A bill that would let states levy tolls on new interstate highway lanes added for congestion relief--to defray their cost of construction--has been introduced by U.S. Reps Mark Kennedy (R-Minn.), Adam Smith (D-Wash.) and Sen. Wayne Allard (R-Colo.).
The measure (H.R. 1767), dubbed the "Freeing Alternatives for Speedy Transportation (FAST)" bill would repeal a 1958 federal prohibition on placing tolls or fees on roadway within the interstate highway system. At that time, several states with pre-existing highways incorporated into the interstate highway system--such as Pennsylvania and New York--were exempted from the legislation.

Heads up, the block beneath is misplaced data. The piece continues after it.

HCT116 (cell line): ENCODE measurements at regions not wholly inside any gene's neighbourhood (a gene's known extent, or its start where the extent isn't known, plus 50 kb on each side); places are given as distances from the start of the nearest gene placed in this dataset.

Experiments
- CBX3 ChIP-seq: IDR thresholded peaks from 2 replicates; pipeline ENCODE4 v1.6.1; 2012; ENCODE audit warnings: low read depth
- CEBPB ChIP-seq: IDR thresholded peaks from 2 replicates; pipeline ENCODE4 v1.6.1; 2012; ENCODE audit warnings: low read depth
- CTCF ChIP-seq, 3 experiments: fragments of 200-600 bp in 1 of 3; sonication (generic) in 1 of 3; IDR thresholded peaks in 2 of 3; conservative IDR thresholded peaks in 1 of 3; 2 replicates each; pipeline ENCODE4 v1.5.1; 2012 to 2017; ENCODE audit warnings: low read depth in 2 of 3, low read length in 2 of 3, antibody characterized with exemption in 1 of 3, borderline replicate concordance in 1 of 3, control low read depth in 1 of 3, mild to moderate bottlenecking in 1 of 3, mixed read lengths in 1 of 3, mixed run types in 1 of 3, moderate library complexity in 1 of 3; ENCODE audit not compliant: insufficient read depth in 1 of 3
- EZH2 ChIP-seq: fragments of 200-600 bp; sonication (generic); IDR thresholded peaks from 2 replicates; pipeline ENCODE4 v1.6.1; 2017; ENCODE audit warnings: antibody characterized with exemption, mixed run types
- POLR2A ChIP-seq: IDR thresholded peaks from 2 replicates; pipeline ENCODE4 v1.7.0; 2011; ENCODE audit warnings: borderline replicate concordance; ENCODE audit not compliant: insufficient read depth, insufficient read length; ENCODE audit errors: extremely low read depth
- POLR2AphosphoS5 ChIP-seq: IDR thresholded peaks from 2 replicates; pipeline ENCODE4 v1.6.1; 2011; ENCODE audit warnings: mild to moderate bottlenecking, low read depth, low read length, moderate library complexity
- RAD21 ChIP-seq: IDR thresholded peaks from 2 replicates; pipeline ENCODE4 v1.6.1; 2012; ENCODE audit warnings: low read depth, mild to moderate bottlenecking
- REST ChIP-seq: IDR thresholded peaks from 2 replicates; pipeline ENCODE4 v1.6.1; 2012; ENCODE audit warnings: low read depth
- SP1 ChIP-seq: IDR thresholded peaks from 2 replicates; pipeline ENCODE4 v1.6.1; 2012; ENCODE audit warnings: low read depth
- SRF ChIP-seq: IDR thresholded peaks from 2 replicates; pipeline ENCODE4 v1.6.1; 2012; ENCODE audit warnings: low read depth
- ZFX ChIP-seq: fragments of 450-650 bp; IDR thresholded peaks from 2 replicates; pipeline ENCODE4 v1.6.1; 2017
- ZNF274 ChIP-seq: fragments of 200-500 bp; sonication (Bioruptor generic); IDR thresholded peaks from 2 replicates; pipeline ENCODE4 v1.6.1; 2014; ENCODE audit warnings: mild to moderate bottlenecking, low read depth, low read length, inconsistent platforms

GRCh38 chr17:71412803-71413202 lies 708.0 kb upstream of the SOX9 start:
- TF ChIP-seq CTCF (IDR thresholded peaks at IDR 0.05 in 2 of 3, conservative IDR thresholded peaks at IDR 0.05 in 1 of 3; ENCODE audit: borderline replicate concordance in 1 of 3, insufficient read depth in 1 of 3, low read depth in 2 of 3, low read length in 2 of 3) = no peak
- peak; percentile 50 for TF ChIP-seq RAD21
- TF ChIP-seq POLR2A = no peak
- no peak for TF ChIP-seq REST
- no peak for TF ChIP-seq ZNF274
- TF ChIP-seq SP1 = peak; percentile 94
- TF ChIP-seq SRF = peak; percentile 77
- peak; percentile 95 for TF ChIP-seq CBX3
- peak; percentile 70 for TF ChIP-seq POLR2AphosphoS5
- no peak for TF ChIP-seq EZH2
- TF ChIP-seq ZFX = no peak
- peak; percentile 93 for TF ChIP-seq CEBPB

"Our nation's economic success depends on a highway system that ensures both personal safety and efficiency," Allard said. "We must look to creative policies that will pave the way to a better future."
Supporters of the concept note that tolled congestion-relief lanes "are a user-choice option, where those who use it pay for the additional interstate capacity."
The lawmakers propose a no-tollbooth approach, with electronic toll collection to keep traffic moving, and would lift the tolls as soon as the infrastructure they had paid to build was paid off.